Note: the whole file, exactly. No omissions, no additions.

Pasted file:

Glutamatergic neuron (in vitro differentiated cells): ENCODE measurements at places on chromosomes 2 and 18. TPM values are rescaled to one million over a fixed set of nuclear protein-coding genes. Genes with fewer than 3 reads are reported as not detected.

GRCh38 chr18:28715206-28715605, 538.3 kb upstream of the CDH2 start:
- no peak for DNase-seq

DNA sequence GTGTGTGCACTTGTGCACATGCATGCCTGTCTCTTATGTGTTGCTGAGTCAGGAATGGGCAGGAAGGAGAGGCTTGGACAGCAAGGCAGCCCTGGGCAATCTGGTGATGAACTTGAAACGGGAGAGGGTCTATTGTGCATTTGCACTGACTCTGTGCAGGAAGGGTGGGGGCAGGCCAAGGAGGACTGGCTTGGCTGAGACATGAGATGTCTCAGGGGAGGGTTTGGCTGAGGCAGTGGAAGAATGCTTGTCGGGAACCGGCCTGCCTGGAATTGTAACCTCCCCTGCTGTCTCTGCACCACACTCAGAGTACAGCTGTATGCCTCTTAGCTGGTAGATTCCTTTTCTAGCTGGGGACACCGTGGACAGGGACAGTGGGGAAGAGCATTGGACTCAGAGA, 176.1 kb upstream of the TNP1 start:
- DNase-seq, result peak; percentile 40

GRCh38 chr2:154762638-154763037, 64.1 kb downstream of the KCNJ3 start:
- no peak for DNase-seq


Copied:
Glutamatergic neuron (in vitro differentiated cells): ENCODE measurements at places on chromosomes 2 and 18. TPM values are rescaled to one million over a fixed set of nuclear protein-coding genes. Genes with fewer than 3 reads are reported as not detected.

GRCh38 chr18:28715206-28715605, 538.3 kb upstream of the CDH2 start:
- no peak for DNase-seq

DNA sequence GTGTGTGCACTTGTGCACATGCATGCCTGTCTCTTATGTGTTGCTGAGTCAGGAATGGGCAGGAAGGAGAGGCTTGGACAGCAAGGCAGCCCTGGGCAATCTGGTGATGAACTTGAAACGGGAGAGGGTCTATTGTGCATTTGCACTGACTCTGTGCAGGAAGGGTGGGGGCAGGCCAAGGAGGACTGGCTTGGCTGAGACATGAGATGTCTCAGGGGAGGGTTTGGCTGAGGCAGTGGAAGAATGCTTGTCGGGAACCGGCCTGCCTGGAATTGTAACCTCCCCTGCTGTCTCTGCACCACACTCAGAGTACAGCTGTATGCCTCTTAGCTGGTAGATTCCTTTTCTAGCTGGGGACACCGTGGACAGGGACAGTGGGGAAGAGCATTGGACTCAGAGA, 176.1 kb upstream of the TNP1 start:
- DNase-seq, result peak; percentile 40

GRCh38 chr2:154762638-154763037, 64.1 kb downstream of the KCNJ3 start:
- no peak for DNase-seq